There’s still time to nominate local icons for Best of D.C.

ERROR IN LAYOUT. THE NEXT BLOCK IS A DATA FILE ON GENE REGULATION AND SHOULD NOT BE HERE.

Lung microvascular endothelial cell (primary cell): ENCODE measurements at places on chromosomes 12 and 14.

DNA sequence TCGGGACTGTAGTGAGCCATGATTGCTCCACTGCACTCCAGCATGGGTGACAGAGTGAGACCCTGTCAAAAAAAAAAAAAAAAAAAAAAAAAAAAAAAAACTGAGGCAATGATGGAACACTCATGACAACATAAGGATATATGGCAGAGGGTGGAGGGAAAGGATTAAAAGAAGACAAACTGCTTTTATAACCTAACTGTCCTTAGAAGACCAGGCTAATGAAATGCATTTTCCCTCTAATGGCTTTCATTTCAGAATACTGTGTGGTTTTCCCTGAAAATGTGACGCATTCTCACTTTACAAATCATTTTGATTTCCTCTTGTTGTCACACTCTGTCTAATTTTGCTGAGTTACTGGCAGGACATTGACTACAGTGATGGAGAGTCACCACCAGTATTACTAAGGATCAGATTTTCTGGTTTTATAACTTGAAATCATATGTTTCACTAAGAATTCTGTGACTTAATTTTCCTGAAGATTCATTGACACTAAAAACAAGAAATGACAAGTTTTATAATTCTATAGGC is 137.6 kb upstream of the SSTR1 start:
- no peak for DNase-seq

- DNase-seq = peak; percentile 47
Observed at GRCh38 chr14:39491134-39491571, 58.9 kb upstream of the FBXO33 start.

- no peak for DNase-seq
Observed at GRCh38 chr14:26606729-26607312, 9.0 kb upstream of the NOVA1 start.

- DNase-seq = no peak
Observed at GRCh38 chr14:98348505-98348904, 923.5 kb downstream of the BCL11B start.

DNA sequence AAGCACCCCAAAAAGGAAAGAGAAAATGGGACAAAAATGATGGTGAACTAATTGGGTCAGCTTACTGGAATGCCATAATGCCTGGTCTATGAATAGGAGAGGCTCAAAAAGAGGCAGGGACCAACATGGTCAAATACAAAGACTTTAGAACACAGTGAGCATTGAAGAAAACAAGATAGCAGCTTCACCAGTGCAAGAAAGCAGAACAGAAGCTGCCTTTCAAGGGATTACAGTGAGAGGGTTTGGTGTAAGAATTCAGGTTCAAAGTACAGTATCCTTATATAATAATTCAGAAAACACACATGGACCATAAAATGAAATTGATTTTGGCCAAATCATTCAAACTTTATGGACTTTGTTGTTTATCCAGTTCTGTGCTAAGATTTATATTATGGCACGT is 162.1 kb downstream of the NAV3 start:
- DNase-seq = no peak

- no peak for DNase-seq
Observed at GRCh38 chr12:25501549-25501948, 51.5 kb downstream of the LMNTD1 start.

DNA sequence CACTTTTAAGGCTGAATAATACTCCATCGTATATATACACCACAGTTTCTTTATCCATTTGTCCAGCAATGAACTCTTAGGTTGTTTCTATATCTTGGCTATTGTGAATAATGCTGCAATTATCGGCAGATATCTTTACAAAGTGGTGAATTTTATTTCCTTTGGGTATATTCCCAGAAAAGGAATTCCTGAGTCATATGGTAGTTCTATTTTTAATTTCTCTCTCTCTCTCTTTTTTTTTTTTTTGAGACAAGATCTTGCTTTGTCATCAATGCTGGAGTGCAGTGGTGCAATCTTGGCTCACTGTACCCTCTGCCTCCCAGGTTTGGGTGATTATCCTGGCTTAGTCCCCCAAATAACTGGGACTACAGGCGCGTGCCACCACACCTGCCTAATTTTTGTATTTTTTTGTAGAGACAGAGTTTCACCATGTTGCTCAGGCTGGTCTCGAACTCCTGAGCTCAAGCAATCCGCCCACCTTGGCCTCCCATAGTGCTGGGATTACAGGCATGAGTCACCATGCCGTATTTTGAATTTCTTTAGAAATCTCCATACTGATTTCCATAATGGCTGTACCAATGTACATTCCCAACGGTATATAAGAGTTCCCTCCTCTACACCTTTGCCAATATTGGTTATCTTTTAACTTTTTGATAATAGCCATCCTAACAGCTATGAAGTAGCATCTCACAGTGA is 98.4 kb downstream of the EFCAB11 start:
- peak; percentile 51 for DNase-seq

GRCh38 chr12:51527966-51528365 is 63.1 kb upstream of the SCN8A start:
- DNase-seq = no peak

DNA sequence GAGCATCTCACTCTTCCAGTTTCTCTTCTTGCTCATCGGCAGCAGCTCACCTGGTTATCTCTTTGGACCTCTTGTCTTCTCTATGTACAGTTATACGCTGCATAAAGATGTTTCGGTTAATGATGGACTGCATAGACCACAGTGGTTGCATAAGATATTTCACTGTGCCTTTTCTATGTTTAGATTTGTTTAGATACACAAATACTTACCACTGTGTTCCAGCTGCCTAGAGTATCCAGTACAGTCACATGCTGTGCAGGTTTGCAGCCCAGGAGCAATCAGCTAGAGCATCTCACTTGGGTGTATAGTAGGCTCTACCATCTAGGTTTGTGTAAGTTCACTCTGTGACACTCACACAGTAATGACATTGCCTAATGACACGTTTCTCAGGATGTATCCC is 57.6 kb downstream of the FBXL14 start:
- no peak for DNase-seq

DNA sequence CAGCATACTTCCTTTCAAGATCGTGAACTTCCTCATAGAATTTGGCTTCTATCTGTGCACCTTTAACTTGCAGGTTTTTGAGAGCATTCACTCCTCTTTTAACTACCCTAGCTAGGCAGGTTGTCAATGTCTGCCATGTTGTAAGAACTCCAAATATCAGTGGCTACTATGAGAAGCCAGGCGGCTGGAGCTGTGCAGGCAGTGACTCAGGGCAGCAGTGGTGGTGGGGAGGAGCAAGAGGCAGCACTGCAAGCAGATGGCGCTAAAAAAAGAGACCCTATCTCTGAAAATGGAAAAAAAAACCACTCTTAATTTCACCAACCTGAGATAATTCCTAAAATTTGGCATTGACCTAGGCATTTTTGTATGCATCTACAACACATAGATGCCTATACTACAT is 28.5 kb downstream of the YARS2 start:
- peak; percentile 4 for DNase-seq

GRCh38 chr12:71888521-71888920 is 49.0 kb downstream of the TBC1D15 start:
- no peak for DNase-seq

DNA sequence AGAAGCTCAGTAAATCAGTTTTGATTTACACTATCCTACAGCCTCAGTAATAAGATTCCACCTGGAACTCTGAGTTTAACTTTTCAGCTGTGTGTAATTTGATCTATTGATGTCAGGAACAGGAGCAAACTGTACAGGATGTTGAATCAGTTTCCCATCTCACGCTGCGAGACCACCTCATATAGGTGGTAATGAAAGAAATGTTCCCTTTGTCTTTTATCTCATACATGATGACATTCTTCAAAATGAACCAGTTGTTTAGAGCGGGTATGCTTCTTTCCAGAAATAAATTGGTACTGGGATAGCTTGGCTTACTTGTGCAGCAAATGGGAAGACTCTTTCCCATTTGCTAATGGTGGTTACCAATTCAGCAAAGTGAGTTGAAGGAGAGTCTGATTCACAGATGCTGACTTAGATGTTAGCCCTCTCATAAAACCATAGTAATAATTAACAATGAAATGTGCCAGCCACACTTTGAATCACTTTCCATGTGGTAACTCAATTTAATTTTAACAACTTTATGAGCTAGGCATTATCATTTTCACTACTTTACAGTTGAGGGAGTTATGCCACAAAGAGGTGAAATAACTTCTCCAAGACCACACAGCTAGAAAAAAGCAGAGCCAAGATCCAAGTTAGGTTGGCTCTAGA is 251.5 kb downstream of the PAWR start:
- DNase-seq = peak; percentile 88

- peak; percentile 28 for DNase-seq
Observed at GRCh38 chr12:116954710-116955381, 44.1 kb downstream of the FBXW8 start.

We are known by our marks, from the blemish bestowed on Cain by an angry God to the spectacular facial metal sported by that guy who works the door at the 9:30 Club. These features can inform our experience—ask a redhead quaffing half-price Rolling Rocks at Madam’s, or little person Charla struggling to keep up with longer-legged competitors in The Amazing Race. But, in turn, experience itself can mark us. In Kindred, 26-year-old Dana, a black Californian woman in 1976, is thrust into her ancestors’ past on a Maryland plantation. Her color and gender are crucial in her existence there—#and so are those of her white husband, Kevin, when he joins her. Her journey leaves her with a new mark: a missing arm. “I couldn’t let her return to what she was,” said author Octavia Butler in a 1991 interview for the magazine Callaloo. “I couldn’t let her come back whole…Antebellum slavery didn’t leave people quite whole.” Butler, now 57, was one of the first writers of speculative fiction to explore African-American themes, from Kindred to her Hugo and Nebula Award–winning short story “Bloodchild,” about male slaves who incubate alien slaveholders’ eggs, and the Patternist series, about a telepathic race commanded by an African immortal. She writes with a natural grace that draws in folks who are wary of saucers and shape-shifters. In short, she’s a great hope for those who don’t want genre fiction to be, well, marked in a stigmatizing way. Butler and fellow pioneering African-American writer Samuel R. Delany speak on the art of speculative fiction at 7 p.m. Friday, Nov. 19, at the National Museum of Natural History’s Baird Auditorium, 10th Street and Constitution Avenue NW. Free. (202) 287-3382. (Pamela Murray Winters)